North Bay business briefs from Luther Burbank Center, Sonoma Clean Power, Touro University and more
Luther Burbank Center for the Arts in Santa Rosa has completed its $11.4 million “Bridge to the Future” renovation project.
Major physical upgrades to the 44-year-old facility include enlivenment of the interior and exterior of the center; upgrades to the lobby and first-floor restrooms; significant improvements to front-of-house, back-of-house, stage, and technical capabilities in the 1,600-seat Ruth Finley Person Theater; installation of elevators; creation of a new 18,000-square-foot, fenced-in grand plaza; addition of a balcony concession area and built-in salon (formerly the Fireside Room); creation and development of the outdoor sculpture garden; and installation of new screens on the roof and around the site.
The renovations also included painting the entire building, installing sprinkler systems throughout, and expanding the Americans With Disabilities Act upgrades.
The multiphase project began in 2010 and was led by Berkeley-based ELS Architecture and Design.
Sonoma Clean Power, a public electricity provider for Sonoma and Mendocino counties, is currently recruiting participants for a study on energy-saving technology in which homes and businesses will receive free energy-efficient equipment.
The study is part of the agency’s Lead Locally program, funded through a grant from the California Energy Commission, along with additional support from the power provider. The program aims to develop strategies to double energy efficiency in existing buildings and measure the results of the prospective technologies, prior to launching future customer programs.
The agency is looking for about 35 homes and 18 businesses to receive upgrades. All the equipment studied under the Lead Locally program will be provided to the participants for free, along with any permit fees, leaving only the installation costs to be covered by the homeowner or business owner.
For residential customers, home upgrades include cooling and ventilation, air draft sealing, induction cooktops, and water heating. For businesses, upgrades include daylighting and insulation materials, as well as commercial-scale induction cooktops and dish washing machines.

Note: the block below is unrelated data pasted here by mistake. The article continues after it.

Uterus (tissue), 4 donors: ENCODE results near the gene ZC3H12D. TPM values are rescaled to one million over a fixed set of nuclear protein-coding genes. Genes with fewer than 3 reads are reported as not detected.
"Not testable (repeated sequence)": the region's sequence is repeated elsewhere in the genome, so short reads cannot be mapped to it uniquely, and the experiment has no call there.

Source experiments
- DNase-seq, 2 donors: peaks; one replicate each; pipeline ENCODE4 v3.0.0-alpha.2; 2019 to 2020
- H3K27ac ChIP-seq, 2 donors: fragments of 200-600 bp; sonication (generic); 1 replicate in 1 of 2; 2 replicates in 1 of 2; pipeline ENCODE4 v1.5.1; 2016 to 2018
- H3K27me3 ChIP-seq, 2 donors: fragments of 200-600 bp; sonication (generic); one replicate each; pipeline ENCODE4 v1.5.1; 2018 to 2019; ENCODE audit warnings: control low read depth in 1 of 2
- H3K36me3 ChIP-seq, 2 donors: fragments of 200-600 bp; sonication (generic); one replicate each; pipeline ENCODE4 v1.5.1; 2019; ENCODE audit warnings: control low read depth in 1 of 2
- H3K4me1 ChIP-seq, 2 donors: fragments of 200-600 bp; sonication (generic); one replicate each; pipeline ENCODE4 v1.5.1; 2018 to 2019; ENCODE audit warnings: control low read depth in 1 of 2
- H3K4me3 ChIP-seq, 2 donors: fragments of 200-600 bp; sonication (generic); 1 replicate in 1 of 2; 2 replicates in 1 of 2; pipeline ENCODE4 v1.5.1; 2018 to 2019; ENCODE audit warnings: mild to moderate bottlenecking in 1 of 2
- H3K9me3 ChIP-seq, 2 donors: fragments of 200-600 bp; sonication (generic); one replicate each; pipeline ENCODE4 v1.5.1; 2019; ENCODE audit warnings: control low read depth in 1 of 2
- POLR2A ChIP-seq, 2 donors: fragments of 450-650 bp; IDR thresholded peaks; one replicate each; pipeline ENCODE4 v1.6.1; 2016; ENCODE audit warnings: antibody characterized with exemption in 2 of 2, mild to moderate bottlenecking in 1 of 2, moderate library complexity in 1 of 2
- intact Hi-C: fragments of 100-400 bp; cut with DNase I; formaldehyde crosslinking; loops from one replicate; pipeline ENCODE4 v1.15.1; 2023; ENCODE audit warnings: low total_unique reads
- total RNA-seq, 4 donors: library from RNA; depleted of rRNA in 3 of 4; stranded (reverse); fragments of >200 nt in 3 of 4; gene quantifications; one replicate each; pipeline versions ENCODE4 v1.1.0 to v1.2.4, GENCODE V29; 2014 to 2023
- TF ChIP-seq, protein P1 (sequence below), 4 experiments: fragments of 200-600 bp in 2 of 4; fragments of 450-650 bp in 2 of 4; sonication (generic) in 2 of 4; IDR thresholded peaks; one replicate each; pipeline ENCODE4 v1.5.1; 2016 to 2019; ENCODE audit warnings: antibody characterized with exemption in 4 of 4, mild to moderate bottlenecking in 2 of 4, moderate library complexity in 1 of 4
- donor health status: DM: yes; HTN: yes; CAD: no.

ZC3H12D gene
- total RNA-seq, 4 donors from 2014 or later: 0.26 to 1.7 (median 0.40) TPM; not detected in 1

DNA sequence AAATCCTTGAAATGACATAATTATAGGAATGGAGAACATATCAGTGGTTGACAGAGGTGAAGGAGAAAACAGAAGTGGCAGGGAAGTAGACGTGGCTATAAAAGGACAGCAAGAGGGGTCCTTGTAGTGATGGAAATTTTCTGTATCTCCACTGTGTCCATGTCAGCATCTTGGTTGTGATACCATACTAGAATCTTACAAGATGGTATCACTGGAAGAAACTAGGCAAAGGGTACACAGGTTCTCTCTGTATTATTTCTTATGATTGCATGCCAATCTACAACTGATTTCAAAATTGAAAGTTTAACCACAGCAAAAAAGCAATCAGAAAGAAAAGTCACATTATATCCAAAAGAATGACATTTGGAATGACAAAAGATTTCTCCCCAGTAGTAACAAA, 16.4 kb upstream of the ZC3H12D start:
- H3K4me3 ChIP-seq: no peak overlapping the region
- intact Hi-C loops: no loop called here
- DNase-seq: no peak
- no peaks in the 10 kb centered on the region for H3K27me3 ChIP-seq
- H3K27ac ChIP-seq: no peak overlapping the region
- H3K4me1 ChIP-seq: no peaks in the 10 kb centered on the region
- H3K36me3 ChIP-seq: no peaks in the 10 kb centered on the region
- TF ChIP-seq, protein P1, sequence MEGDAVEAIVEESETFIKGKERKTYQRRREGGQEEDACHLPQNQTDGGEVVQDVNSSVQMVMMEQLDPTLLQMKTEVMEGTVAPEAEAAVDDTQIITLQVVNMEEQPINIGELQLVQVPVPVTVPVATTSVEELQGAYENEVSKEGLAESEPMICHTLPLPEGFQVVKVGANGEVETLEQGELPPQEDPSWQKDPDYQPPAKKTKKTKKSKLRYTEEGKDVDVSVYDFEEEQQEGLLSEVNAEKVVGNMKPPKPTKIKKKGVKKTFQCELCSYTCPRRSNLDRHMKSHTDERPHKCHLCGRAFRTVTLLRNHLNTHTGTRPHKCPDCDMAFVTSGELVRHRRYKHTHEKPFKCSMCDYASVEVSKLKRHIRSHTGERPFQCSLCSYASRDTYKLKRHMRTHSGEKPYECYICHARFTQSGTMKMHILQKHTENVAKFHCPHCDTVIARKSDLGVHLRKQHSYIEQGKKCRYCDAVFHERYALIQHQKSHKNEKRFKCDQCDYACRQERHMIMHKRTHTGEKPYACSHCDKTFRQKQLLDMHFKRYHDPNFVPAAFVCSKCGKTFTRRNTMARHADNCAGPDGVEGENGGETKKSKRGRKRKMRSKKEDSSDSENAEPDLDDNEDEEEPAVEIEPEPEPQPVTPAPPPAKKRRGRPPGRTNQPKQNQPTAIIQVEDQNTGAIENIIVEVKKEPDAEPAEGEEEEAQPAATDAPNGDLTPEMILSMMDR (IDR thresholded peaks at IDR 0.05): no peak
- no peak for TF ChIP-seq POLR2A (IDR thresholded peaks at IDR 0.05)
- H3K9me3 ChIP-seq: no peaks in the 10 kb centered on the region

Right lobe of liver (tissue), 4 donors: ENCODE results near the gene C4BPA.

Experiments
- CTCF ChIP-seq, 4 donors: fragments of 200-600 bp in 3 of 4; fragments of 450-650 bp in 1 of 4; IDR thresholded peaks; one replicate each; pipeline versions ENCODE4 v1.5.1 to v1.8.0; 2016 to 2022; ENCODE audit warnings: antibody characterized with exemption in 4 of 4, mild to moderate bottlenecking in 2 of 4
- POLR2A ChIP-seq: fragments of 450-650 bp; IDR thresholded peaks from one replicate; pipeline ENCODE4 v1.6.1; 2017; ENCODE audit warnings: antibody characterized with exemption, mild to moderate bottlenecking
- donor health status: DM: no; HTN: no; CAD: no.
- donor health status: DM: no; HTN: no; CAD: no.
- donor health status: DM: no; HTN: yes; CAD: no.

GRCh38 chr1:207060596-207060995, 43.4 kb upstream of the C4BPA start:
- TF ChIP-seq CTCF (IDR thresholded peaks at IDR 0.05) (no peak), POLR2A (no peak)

Participation requests can be submitted by visiting the Lead Locally program page on the agency website. Applications will be used to screen for a building’s eligibility and will be processed on a first-come, first-served basis. Participants must be willing to complete quarterly satisfaction surveys and allow energy-usage monitoring for 12 to 18 months.
Touro University California researchers have announced research suggesting that the commonly held view that eating more white meat than red will have more positive effect on blood cholesterol levels. Rather, both diets plans result in high readings, and the only diet that does result in lower levels was plant-based.
The National Institutes of Health funded study was done by Nathalie Bergeron, Touro University of California chairwoman of biological and pharmaceutical sciences; university research scientist Sally Chiu; and Ronald Krauss, director of atherosclerosis research at Children’s Hospital Oakland Research Institute.
”The study found that a plant-based protein diet, focused on legumes, nuts, grains and soy, was the healthiest diet for blood cholesterol showing significant benefits when compared with diets that included even lean red or white meat,” the university stated.
Touro, with about 1,400 students, offers professional programs in osteopathic medicine, pharmacy, physician assistant studies, public health, nursing, and education.
In other news, Touro’s physician assistant program was ranked No. 26 in the nation and No. 3 in the state by U.S. News & World Report’s Graduate School Rankings.